Kurt Cobain sweater auctioned for record price; but what about his legacy?

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It seems ironic that someone who seemed eschew so many mainstream trappings of fame, is now the source of an item that has set an auction record of sorts. Kurt Cobain’s famously unkempt-looking sweater from the days of “In Utero” unplugged in 1994, was auctioned for $334,000.

According to Rolling Stone, the sweater now becomes the most expensive sweater to be sold at auction. The sweater is said to have been sold with all of its imperfections noted, including a “burn hole” and “missing button.”

The article further explains that the sweater had been a gift to Cobain’s daughter’s nanny from his wife, Courtney Love. Love and the nanny had been friends. It is not clear why the nanny, Jackie Farry, first decided to sell the item. But, part of the sweater’s selling characteristics stems from Farry having included a “handwritten note of provenance,” Rolling Stone reports.

Still, questions remain: Is the irony too much? Or has the Age of Grunge passed far enough into history that any of its ephemera is literally for sale if a person can first possess it? These questions are unlikely to be answered any time soon. It could be hoped that the sweater might find its way into any of a number of popular culture or popular music museums for fans to see.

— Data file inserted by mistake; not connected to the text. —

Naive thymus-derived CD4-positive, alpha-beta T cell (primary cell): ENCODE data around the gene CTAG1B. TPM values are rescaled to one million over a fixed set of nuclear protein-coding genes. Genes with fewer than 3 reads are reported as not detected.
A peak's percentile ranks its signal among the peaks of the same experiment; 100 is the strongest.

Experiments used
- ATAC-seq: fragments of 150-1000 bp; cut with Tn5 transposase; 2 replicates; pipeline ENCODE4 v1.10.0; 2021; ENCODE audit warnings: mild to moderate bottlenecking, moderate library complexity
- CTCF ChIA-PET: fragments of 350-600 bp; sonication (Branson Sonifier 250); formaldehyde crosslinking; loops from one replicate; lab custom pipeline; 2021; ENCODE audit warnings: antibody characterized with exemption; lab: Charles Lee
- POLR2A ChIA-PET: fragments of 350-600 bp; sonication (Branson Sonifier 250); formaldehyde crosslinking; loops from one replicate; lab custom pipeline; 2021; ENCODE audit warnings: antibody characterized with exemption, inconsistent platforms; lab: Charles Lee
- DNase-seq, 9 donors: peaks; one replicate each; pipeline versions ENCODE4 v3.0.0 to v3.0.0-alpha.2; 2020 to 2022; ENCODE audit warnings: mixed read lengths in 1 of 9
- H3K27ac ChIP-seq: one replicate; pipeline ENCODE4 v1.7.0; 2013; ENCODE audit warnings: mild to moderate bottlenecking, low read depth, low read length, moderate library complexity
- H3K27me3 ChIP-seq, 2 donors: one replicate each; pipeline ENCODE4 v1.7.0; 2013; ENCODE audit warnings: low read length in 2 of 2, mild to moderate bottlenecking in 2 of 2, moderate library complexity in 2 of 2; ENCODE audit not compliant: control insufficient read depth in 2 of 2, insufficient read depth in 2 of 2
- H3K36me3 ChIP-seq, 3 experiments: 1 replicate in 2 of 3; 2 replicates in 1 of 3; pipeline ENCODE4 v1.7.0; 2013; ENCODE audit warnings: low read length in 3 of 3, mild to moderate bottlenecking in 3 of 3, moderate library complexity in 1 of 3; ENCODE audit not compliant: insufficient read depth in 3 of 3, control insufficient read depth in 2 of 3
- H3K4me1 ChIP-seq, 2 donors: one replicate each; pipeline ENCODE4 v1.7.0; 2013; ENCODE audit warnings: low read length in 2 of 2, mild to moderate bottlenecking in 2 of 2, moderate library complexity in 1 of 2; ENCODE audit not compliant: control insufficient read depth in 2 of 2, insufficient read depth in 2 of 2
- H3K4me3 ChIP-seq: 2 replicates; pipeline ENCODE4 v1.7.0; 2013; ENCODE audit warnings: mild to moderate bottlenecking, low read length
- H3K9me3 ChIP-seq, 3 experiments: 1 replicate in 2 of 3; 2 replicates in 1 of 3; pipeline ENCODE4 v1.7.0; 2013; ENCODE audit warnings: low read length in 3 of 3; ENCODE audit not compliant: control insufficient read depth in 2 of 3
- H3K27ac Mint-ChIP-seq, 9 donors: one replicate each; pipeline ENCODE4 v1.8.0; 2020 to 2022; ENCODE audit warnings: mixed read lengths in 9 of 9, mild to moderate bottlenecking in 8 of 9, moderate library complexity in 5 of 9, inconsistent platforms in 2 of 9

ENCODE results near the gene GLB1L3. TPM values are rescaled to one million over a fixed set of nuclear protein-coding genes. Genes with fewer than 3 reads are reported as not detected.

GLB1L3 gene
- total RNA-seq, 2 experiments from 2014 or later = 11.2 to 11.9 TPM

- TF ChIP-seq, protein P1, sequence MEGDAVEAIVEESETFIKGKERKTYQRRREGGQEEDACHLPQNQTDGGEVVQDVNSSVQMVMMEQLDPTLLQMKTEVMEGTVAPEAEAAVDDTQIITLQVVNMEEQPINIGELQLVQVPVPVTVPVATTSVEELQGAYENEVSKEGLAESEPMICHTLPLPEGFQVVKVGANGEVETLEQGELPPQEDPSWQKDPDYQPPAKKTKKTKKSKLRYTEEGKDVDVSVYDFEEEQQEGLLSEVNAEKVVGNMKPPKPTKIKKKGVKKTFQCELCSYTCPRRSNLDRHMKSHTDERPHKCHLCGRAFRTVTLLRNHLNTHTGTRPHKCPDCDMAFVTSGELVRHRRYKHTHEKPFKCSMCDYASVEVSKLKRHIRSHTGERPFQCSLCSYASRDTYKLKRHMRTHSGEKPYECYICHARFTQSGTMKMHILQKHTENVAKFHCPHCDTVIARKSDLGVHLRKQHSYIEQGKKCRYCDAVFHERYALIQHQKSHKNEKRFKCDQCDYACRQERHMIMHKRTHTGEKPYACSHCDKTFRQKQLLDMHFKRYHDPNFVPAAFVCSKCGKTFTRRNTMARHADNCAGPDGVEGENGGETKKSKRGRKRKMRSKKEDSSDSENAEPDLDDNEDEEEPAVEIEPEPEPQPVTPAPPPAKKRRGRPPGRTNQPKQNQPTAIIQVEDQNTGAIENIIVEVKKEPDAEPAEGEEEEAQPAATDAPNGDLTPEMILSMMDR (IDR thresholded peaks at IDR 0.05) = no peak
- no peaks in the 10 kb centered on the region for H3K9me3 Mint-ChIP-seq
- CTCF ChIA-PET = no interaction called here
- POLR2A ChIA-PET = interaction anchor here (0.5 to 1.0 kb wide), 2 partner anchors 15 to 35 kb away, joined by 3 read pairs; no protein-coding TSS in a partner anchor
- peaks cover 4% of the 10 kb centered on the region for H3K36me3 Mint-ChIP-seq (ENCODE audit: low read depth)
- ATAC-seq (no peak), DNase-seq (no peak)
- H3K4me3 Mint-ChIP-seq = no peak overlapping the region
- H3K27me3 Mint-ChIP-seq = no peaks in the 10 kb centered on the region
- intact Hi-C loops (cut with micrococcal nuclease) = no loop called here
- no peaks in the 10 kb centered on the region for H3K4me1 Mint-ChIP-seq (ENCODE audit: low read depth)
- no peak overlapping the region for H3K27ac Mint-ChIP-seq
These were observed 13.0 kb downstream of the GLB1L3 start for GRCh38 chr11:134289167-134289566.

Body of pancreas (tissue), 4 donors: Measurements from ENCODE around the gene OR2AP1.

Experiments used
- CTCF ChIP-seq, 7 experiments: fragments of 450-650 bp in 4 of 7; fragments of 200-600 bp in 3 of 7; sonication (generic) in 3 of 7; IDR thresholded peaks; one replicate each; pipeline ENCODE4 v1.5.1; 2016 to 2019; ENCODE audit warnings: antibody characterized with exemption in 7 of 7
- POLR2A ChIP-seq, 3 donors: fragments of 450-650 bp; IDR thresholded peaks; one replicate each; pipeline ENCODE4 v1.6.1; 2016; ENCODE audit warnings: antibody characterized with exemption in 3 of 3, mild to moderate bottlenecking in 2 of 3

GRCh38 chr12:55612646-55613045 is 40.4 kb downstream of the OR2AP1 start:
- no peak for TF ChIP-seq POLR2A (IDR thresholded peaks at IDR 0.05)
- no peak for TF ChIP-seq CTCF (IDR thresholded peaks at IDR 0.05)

The sweater was sold through Julien’s Auctions.

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Dodie Miller-Gould is a native of Fort Wayne, Indiana who lives in New York City where she studies creative nonfiction at Columbia University. She has BA and MA degrees in English from Indiana University-Purdue University, Fort Wayne, and an MFA in Fiction from Minnesota State University, Mankato. Her research interests include popular music and culture, 1920s jazz, and blues, confessional poetry, and the rhetoric of fiction. She has presented at numerous conferences in rhetoric and composition, and creative writing. Her creative works have appeared in Tenth Muse, Apostrophe, The Flying Island, Scavenger's Newsletter and elsewhere. She has won university-based awards for creative work and literary criticism.

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